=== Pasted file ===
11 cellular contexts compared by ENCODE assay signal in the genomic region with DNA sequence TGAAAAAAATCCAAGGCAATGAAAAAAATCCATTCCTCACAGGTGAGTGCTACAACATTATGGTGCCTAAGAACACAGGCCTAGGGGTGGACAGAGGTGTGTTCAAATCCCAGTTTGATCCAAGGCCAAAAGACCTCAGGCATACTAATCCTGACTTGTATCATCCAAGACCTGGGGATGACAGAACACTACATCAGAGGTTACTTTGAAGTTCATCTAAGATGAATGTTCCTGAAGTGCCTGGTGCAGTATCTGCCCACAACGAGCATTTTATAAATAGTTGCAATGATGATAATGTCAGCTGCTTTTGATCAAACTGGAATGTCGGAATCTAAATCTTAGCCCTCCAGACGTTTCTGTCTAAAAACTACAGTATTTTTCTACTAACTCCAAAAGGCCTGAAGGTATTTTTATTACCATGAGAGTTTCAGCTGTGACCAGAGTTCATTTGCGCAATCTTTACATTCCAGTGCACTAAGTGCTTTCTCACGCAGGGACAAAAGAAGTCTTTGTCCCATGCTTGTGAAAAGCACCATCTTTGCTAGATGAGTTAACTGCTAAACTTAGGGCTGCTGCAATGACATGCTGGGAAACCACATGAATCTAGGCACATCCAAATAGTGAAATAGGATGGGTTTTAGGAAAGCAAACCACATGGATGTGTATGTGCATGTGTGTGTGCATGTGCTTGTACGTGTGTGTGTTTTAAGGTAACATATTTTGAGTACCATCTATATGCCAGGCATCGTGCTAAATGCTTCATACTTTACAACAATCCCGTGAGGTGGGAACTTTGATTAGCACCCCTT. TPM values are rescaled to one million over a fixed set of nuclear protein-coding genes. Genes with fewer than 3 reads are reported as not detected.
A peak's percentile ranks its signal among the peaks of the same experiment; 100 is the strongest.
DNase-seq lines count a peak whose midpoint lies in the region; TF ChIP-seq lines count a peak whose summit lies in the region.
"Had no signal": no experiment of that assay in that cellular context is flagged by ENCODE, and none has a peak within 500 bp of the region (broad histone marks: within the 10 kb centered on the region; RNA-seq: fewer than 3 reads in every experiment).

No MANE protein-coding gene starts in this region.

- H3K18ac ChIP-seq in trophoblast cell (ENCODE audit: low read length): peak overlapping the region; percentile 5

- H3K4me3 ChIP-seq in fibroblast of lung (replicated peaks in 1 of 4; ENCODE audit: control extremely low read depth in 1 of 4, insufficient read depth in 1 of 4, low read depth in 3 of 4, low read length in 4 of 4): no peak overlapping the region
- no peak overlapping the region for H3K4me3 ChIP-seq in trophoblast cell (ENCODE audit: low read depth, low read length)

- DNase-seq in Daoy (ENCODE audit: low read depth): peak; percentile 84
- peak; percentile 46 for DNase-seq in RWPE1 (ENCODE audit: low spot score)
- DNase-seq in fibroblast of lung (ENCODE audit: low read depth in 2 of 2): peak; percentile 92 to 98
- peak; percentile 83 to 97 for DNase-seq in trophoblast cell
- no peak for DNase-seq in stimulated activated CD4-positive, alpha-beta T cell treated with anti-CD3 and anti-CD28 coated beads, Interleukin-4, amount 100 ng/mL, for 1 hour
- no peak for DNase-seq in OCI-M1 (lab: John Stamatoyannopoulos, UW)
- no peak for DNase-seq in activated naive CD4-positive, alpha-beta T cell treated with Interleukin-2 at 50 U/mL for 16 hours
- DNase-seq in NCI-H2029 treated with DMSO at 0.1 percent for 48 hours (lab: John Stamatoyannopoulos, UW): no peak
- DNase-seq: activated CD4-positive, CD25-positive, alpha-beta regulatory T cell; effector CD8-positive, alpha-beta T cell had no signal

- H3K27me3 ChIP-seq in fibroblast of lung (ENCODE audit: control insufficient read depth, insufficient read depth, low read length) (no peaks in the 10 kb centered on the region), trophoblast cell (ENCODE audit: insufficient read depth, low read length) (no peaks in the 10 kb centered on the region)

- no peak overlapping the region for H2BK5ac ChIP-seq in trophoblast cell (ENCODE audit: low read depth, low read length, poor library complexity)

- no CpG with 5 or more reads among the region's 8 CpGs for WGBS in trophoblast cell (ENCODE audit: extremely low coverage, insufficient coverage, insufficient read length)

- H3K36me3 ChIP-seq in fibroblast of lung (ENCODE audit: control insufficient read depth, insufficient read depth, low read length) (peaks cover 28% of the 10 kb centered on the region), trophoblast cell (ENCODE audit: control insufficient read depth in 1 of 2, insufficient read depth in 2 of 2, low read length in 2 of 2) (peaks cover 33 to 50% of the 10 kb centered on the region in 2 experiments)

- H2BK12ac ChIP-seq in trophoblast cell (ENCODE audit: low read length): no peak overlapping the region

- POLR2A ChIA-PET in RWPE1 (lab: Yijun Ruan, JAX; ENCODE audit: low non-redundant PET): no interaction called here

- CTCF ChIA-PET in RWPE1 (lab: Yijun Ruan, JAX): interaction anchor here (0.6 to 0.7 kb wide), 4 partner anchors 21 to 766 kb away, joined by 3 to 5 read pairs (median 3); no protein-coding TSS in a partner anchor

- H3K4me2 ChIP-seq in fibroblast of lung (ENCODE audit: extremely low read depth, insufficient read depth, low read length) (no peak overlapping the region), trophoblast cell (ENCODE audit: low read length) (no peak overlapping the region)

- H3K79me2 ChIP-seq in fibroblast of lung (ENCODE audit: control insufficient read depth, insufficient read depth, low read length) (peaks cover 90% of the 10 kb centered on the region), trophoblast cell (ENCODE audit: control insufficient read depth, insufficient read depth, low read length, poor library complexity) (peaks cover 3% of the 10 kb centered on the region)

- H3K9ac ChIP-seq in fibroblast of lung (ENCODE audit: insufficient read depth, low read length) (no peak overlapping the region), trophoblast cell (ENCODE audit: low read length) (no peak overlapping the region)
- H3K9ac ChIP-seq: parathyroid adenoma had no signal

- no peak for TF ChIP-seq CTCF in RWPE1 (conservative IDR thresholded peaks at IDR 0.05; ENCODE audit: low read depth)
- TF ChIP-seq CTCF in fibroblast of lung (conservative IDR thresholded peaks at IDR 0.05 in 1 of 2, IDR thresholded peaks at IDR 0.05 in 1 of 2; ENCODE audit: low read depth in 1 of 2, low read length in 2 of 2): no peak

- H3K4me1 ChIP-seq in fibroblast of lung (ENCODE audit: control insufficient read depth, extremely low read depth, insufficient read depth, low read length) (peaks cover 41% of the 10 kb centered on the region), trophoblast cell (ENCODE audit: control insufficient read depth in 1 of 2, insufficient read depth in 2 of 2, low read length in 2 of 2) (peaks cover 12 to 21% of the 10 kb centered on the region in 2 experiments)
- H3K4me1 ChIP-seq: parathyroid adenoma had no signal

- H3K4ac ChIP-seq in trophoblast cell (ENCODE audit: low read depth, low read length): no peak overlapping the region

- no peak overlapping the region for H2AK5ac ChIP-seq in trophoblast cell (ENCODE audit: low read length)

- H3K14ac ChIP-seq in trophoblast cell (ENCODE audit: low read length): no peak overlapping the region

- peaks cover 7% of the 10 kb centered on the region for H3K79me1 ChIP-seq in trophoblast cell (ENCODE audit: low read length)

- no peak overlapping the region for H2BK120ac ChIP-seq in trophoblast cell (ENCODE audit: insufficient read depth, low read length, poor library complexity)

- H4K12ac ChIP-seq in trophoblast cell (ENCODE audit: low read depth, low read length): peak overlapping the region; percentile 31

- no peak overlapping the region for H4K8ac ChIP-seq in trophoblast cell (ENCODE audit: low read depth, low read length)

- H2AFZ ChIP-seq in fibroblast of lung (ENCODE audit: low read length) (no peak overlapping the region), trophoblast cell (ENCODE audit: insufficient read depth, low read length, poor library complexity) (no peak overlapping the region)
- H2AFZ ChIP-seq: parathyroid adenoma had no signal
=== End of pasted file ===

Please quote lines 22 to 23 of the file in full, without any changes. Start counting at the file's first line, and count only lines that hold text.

- H2BK12ac ChIP-seq in trophoblast cell (ENCODE audit: low read length): no peak overlapping the region

- POLR2A ChIA-PET in RWPE1 (lab: Yijun Ruan, JAX; ENCODE audit: low non-redundant PET): no interaction called here